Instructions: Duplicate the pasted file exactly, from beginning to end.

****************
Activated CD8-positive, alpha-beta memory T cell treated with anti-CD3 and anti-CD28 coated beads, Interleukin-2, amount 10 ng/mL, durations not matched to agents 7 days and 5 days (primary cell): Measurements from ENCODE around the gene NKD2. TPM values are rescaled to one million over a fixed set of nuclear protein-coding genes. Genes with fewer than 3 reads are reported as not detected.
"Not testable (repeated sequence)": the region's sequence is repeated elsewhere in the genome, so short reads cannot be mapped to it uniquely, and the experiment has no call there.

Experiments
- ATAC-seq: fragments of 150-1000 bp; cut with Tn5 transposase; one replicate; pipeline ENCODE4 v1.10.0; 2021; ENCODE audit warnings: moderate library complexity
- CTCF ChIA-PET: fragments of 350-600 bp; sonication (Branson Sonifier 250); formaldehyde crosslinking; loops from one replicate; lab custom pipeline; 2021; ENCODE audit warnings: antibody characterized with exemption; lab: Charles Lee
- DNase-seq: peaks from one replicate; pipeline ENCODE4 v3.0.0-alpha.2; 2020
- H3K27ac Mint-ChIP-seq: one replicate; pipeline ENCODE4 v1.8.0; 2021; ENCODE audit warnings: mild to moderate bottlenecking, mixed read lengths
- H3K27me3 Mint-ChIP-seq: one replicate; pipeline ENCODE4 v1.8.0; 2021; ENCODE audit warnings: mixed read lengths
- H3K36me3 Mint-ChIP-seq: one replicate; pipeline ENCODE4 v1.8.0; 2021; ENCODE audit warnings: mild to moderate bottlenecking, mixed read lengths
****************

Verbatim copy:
Activated CD8-positive, alpha-beta memory T cell treated with anti-CD3 and anti-CD28 coated beads, Interleukin-2, amount 10 ng/mL, durations not matched to agents 7 days and 5 days (primary cell): Measurements from ENCODE around the gene NKD2. TPM values are rescaled to one million over a fixed set of nuclear protein-coding genes. Genes with fewer than 3 reads are reported as not detected.
"Not testable (repeated sequence)": the region's sequence is repeated elsewhere in the genome, so short reads cannot be mapped to it uniquely, and the experiment has no call there.

Experiments
- ATAC-seq: fragments of 150-1000 bp; cut with Tn5 transposase; one replicate; pipeline ENCODE4 v1.10.0; 2021; ENCODE audit warnings: moderate library complexity
- CTCF ChIA-PET: fragments of 350-600 bp; sonication (Branson Sonifier 250); formaldehyde crosslinking; loops from one replicate; lab custom pipeline; 2021; ENCODE audit warnings: antibody characterized with exemption; lab: Charles Lee
- DNase-seq: peaks from one replicate; pipeline ENCODE4 v3.0.0-alpha.2; 2020
- H3K27ac Mint-ChIP-seq: one replicate; pipeline ENCODE4 v1.8.0; 2021; ENCODE audit warnings: mild to moderate bottlenecking, mixed read lengths
- H3K27me3 Mint-ChIP-seq: one replicate; pipeline ENCODE4 v1.8.0; 2021; ENCODE audit warnings: mixed read lengths
- H3K36me3 Mint-ChIP-seq: one replicate; pipeline ENCODE4 v1.8.0; 2021; ENCODE audit warnings: mild to moderate bottlenecking, mixed read lengths